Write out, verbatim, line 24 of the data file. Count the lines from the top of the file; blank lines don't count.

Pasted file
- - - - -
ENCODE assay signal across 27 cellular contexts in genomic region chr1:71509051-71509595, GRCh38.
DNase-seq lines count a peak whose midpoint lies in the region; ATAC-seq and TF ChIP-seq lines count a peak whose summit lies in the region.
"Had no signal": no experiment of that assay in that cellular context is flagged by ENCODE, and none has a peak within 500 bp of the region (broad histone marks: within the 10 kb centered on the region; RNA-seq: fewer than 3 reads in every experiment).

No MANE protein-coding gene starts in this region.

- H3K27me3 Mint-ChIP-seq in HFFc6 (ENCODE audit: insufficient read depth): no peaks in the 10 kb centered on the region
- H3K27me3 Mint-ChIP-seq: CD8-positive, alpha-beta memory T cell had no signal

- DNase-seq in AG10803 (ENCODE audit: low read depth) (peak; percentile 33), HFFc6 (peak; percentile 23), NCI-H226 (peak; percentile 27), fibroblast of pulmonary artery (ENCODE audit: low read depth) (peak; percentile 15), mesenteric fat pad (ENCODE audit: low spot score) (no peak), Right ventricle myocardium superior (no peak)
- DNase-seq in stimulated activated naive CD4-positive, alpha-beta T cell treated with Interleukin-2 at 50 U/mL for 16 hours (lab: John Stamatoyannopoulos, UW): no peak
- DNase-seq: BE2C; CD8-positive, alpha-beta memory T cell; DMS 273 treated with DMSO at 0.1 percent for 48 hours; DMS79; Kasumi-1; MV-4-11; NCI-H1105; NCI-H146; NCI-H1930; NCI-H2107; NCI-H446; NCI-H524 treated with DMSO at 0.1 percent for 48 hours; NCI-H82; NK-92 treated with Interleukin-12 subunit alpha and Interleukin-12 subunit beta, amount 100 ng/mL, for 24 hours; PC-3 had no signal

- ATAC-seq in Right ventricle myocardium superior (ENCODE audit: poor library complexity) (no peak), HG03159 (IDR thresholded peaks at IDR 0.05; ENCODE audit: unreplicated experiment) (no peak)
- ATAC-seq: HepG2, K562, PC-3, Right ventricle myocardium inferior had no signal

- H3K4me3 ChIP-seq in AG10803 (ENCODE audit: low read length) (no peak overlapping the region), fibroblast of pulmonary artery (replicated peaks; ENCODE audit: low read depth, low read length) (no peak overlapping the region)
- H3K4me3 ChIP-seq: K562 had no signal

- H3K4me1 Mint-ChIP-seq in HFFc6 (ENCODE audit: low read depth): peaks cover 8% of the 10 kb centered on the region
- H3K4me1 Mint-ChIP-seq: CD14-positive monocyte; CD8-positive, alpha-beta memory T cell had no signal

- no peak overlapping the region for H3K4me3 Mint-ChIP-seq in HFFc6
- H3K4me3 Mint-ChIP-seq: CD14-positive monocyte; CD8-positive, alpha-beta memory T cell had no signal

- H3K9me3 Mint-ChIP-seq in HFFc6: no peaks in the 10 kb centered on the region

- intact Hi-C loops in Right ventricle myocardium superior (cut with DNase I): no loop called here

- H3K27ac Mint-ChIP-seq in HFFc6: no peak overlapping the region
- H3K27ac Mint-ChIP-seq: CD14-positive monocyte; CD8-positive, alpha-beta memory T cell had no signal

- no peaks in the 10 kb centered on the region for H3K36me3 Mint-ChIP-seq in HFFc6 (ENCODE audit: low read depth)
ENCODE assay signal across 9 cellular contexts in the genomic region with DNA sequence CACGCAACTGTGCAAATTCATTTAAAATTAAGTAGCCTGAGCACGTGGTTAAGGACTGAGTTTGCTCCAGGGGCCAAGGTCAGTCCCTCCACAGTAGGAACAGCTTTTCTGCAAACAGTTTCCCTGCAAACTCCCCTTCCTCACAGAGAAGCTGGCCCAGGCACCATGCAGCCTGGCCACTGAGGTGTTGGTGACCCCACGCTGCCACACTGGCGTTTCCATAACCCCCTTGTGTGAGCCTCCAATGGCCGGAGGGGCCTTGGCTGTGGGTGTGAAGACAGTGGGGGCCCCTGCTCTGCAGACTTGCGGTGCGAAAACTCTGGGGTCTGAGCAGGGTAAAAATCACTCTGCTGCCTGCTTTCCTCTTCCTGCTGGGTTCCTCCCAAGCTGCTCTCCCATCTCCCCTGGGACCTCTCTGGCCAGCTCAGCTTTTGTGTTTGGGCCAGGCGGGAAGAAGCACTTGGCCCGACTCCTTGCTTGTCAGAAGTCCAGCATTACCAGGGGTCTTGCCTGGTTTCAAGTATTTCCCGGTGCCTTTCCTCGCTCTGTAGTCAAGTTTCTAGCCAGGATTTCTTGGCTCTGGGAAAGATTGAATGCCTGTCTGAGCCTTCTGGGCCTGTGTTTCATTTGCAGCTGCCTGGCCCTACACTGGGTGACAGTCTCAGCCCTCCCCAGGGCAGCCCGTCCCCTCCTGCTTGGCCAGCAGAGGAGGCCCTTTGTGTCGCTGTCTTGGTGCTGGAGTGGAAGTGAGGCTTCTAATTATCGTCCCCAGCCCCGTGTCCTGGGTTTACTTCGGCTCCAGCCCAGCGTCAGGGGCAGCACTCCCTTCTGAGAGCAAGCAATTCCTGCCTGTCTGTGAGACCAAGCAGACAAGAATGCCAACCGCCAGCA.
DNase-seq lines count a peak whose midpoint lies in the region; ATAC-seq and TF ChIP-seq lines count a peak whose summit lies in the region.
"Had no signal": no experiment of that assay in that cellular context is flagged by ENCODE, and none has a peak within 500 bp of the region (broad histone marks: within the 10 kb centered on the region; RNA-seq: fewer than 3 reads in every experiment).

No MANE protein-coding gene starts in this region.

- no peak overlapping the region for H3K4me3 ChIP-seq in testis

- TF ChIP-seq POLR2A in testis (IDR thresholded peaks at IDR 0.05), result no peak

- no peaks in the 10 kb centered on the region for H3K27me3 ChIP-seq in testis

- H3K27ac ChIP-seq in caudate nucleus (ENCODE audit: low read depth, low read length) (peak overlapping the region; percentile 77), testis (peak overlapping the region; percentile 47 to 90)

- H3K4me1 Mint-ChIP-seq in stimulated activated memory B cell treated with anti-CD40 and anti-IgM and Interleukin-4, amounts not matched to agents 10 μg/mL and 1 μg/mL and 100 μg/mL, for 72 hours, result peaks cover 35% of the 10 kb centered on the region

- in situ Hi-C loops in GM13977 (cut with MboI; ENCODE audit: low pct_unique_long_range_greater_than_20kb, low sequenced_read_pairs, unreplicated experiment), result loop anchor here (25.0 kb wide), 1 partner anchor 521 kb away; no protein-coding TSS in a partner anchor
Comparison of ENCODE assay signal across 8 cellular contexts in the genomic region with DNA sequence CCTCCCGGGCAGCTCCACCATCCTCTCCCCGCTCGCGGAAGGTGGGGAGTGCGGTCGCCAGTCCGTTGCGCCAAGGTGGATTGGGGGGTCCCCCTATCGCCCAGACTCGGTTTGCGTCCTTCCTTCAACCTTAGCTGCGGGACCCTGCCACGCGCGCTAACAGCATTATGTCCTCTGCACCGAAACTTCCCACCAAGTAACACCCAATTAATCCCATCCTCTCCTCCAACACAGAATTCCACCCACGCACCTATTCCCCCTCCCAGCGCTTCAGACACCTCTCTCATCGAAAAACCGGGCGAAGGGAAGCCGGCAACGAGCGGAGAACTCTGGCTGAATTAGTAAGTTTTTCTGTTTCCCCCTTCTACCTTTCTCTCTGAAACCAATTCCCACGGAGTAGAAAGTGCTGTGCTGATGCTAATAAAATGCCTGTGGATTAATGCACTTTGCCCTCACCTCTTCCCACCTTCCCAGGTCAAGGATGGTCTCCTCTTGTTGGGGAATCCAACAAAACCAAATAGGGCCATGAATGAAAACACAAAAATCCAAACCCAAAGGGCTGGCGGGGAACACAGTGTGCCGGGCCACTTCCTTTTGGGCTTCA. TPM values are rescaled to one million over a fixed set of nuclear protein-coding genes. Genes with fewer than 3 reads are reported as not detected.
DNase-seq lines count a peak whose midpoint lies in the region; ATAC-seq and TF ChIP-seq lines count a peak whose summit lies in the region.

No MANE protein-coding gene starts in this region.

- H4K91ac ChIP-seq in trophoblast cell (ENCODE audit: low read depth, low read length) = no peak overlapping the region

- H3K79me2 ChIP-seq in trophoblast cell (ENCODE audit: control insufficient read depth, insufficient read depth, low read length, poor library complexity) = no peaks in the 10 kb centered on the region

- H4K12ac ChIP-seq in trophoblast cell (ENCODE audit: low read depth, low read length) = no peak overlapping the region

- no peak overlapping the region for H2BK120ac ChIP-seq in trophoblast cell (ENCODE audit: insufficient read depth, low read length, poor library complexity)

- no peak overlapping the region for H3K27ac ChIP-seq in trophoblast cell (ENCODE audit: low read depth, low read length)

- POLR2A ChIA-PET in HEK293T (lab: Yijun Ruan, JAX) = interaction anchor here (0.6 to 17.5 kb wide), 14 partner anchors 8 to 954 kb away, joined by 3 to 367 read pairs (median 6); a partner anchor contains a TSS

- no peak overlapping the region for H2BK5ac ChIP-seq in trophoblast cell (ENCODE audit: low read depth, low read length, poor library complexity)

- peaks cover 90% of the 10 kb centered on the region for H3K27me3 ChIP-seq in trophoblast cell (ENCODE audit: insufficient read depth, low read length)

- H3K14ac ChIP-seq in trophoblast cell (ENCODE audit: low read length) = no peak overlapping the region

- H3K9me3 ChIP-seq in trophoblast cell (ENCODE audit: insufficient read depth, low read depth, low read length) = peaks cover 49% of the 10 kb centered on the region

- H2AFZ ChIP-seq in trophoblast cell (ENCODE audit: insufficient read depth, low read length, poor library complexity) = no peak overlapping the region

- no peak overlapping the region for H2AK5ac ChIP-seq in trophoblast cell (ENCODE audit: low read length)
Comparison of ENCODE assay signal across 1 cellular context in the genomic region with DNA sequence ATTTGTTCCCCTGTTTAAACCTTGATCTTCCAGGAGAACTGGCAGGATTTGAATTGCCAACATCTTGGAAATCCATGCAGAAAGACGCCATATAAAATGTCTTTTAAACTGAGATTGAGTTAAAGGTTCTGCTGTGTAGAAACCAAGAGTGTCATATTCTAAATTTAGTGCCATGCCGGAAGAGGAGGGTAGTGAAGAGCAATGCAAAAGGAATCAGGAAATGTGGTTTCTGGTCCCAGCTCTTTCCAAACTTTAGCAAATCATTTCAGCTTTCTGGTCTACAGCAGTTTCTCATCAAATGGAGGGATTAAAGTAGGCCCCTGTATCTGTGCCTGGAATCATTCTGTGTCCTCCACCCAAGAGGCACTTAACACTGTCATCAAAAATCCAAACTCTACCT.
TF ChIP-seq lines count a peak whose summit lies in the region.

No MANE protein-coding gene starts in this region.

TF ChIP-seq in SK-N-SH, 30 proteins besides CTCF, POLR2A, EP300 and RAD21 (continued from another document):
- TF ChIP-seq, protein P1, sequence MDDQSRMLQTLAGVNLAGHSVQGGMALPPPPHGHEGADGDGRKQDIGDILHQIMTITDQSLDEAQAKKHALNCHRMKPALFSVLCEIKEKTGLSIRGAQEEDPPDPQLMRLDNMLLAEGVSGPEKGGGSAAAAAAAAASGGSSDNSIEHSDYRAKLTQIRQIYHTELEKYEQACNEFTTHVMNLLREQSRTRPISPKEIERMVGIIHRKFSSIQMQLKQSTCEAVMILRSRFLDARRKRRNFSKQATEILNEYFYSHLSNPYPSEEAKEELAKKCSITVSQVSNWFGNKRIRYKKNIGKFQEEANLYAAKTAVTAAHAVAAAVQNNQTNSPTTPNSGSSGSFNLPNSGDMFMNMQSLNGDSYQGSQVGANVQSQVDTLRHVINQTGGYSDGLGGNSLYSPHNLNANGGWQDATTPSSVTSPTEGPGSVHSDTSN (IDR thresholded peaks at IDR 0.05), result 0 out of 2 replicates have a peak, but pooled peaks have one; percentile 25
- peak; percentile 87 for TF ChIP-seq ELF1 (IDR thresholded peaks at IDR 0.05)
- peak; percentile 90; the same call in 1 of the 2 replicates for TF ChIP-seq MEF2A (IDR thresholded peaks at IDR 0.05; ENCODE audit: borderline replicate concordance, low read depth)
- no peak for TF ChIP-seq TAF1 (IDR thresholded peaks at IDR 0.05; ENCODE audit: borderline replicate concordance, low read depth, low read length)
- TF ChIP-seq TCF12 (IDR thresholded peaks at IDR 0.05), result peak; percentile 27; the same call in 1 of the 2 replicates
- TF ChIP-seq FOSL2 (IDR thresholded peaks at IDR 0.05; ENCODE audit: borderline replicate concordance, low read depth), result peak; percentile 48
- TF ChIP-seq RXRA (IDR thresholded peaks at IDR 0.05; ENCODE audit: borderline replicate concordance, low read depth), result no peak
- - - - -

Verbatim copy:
DNase-seq lines count a peak whose midpoint lies in the region; ATAC-seq and TF ChIP-seq lines count a peak whose summit lies in the region.